It would also diminish us to be rescued from troubles that are not of our own making. There is not a problem we’ve encountered yet, nor one that we can imagine, that is not solvable by our own intellect and application of technology. The asteroid that wiped out the dinosaurs? We have the ability to protect ourselves from such things — we just haven’t chose to fund those protections. Deadly diseases? We’ve managed to wipe out two of the worst pestilences so far, and have many, many more on lockdown — unless the anti-vaxxers get their way. Sun going nova in a few billion years? Even if we can’t manage to figure out FTL, or digitally upload our consciousness into sentient probes, we can build world-ships to move us to another star. All it takes is time, cooperation, and will.

We are God, and we have the power to shape our reality. Deliverance is not coming from on high, because the power is already in our hands. If we cannot assume control over our own destiny, then we are not worth the title “God.” God-the-Creator is rooting for us, but She will not save us.

So what about evil?

I’m not going to try to define “Evil” here and now. For context of this article, let us suppose that “evil” is any behavior that is deliberately harmful to other thinking beings, or that deliberately restricts the agency of other thinking beings against their will. Evil is a necessary consequence of agency. In order to be free, we must be free to do evil. We must be free to be evil.

Could God have created us to prefer goodness? Perhaps. But if there’s a preference coded into us, if our capacity for evil is weaker than our capacity for good, then we can never be truly free. The essence of freedom is being able to make a genuine choice, unmoved by influences external to one’s will. Any predilection towards good (or evil) would necessarily need to suborn that will. If we were programmed to be good, to prefer good, then we couldn’t rightly be said to be “free,” and could therefore not be God. That’s the most important reason.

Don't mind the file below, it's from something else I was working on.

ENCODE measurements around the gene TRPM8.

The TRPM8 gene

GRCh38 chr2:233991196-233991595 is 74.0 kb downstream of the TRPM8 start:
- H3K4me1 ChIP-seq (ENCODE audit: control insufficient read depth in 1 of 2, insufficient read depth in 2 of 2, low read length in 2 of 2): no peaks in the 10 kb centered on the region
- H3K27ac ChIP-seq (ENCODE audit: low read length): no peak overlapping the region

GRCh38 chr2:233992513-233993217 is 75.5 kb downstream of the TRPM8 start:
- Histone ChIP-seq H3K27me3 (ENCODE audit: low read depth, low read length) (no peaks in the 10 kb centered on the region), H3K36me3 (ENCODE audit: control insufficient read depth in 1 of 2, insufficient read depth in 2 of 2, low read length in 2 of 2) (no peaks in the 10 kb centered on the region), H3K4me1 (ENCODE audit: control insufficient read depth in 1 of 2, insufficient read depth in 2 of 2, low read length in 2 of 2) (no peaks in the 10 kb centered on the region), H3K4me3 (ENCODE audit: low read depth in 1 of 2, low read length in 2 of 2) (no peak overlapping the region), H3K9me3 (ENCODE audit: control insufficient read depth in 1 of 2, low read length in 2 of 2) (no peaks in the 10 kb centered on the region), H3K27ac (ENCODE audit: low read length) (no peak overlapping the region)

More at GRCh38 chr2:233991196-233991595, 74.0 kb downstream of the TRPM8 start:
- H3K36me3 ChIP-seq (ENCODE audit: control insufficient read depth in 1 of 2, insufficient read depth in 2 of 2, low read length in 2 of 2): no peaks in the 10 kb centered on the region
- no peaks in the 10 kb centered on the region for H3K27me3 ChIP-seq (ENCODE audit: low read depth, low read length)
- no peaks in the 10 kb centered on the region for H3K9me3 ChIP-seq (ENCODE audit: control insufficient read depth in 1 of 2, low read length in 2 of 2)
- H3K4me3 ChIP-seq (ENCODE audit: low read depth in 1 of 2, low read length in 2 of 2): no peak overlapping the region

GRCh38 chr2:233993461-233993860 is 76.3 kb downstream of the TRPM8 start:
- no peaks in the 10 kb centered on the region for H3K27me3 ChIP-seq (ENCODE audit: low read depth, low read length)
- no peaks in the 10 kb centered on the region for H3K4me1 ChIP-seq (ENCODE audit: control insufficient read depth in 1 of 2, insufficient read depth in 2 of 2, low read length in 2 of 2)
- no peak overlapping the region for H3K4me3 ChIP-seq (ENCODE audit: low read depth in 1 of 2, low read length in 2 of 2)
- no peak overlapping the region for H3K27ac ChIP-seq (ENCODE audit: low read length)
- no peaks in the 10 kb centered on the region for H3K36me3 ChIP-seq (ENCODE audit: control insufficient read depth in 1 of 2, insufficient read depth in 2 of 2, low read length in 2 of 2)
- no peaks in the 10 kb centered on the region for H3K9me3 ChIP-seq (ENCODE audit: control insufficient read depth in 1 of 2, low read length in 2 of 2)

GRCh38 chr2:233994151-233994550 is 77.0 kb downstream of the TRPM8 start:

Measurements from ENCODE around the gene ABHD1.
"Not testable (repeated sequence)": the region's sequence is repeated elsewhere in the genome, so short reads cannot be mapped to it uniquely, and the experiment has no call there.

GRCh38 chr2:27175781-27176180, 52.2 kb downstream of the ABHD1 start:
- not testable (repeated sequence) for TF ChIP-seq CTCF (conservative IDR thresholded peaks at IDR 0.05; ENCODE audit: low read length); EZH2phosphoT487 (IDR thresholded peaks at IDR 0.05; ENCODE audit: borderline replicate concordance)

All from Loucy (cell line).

There’s also something to be said for understanding the “why.” If, as I assert, the point of this game is to become God, then the only way it matters is if we find our way there ourselves. That is going to require us to embrace the Light — because if we do not, we will surely fall, consumed by the darkness. But it’s something that we have to figure out on our own, because, again, the choice is only a choice if we can make it independent of external influences. If we are to be God, we must be able to choose to be God. A God who cannot choose is not a God.

What, then, am I doing here? Am I not attempting to influence you, dear reader? Does this not constitute an “external force?” Well, perhaps. But I’m not forcing you to accept any of this. I’m not forcing you to take it seriously. You can take this idea, think on it, meditate on it, and decide for yourself if it rings true. You still have a choice in the matter.

Despite my pretense at logic and deduction, much of this is speculative. I am aware of this. I cannot prove that the reason God created the Cosmos is to beget other Gods — but taking all of the evidence into account, all of the premises that I have established, I believe that this is the only rational conclusion possible. God gave us Her defining characteristics — reason, technological aptitude, and free will — and turned us loose into the Garden. Ever since then, humanity has shaped that Garden. Ever since then, we have been slowly, blindly feeling our way towards first grokking, and then shaping, the Cosmos — all along building it with our choices.

Our choices have brought us to our cusp. Next time, I’ll talk about ways past it.